College Talk: Grades, Courses, and Activities
While colleges review an applicant’s complete file, grades, course rigor and committed interests are the three most important factors in determining the admissions decision. We recommend high school students to periodically reevaluate their progress in these areas throughout the year. How are they doing academically? Have they joined activities that they enjoy? And, are they selecting courses that are aligned with their goals? Using a checklist can help in this assessment process:
• How do you get good grades?
Stay positive: Getting good grades takes effort and focus, don’t get down on yourself if you receive a bad test grade. Identify strategies on how to improve on future tests. Staying positive and having a plan will keep you motivated.
Stay organized: Strong organization skills will result in better preparation and better outcomes. Create a dedicated work space and keep it neat. It saves time when your notes and assignments are easily accessible.
Super tip: Use any type of planner to keep track of your homework, projects, and tests and their due dates. Good organizational skills can be life changing.
Homework: Make your daily school work a priority. Determine a good schedule and block the time on your calendar. Challenge yourself to put your phone away - checking messages during study breaks. You will get your homework done faster!
Take notes in class: Good note taking can help you become an active listener, understand concepts better, and in turn, earn better grades.
Ask for help: If you are struggling, reach out to your teacher immediately- you will feel so relieved. Many schools offer free tutorial services through their honor society programs. Hiring a tutor is also an option.
Schedule breaks: Take a 10-15 minute break from your studies- check your phone, get a snack, run around the block for exercise! It will refresh your mind and body and help you refocus.
Take care of yourself: Eat right, exercise, and try to get 8 hours of sleep - good for your mind, body, and grades!
• How do you select your high school courses? Selecting the right courses is not about enrolling in the hardest courses. It is a balance of the course rigor, your interests, mental health, and time constraints.
High School Curriculum Requirements: Every high school has course requirements that must be completed to graduate. Make sure you are on track.
Balanced course schedule: Take courses in all of your core courses: English, Math, Science, Social Sciences, and a foreign language. Many colleges have specific admission requirements that include the number of years per subject. Research the colleges you are most interested in and determine if you meet their minimum course requirements..
Progression: Colleges like to see a continued progression in the rigor of the course and grades through your high school years. This does not mean choosing all AP courses. We advise our students to select course levels that will push them, but not shove them. For example, if a student takes 2 years of CP math and received an A both times, we would recommend taking an Honors math the following year.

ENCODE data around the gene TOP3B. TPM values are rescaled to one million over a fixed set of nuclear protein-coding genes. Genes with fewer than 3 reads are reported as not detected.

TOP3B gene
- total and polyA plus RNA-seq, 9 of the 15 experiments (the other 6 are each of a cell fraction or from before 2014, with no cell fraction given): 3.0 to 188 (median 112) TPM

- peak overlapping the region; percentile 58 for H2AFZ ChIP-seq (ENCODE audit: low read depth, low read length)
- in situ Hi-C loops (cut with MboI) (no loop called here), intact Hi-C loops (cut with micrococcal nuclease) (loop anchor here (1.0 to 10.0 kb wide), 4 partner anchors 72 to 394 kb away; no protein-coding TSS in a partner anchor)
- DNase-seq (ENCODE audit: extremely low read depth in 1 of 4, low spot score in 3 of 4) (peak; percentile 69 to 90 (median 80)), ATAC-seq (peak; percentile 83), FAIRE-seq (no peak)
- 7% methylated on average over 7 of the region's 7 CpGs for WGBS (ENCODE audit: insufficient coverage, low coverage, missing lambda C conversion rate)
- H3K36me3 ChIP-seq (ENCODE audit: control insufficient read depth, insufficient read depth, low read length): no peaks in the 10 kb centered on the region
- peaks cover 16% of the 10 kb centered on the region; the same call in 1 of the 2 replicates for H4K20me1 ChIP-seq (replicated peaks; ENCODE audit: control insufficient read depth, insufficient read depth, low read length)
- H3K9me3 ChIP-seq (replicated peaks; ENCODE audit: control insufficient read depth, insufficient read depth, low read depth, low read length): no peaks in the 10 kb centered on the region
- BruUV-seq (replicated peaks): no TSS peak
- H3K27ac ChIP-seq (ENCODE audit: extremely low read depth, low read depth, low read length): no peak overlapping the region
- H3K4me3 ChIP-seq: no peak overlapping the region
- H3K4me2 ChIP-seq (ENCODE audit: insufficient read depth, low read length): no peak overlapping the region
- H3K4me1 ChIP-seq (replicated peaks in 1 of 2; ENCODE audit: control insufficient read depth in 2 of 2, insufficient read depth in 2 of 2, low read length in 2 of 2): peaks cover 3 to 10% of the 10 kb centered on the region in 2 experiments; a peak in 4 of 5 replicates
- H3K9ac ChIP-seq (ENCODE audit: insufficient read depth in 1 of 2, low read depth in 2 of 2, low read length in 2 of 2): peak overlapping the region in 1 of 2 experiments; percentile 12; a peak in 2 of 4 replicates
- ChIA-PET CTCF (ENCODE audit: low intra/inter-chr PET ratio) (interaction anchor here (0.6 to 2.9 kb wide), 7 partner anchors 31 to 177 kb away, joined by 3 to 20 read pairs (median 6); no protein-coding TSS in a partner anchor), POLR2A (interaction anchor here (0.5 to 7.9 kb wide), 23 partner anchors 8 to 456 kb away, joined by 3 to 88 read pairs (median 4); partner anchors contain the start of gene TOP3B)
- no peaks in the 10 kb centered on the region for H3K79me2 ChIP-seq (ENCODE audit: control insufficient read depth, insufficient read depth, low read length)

Reflect on your goals: Many students do not know what their major will be, but they generally know their interests. Pay attention to your goals and select your courses accordingly. For example, if you love math and you would like to end up in AP Calculus - plan the path that will get you there.
Do what you love: We encourage students to follow their passion. However, enroll in classes for the right reasons. As an example, if you love fashion, and design clothes in your free time, take the Fashion Design Course. However, if you are taking it at the expense of a more challenging course that is more appropriate for you - reconsider your choice.
Seek guidance: Keeping your work/life balance is important. Consult with a guidance counselor or a teacher regarding the appropriate course selection for your interests and overall goals.
• How do you select the activities that are right for you?
Enjoyment: Engage in activities and hobbies that interest you and where you enjoy spending time. Ultimately, you will want to commit more of your time.
Depth: Colleges would prefer to see depth and commitment to a few activities rather than joining many activities where you don’t have time to participate. Engage in a meaningful way. Tip: Sign-up as early as possible, but remember that it’s never too late to join.
Qualities: Colleges look for students who demonstrate leadership, initiative, community service, good work ethic, and social responsibility. Review your current activities and ask yourself - what is missing? Could you help with a local charity or apply for a part-time job? Perhaps you can run for an office in one of the school clubs, or teach young students art? There are many organizations that offer internships that focus on specific interests There are too many opportunities to list here! FREE resource: send me an email, and I will provide our google doc of possible activities to explore.
Good luck and enjoy the journey!
College 101 Admissions Consultants LLC. Website: www.mycollege101.com. Email: [email protected]. Phone: 508-380-3845.
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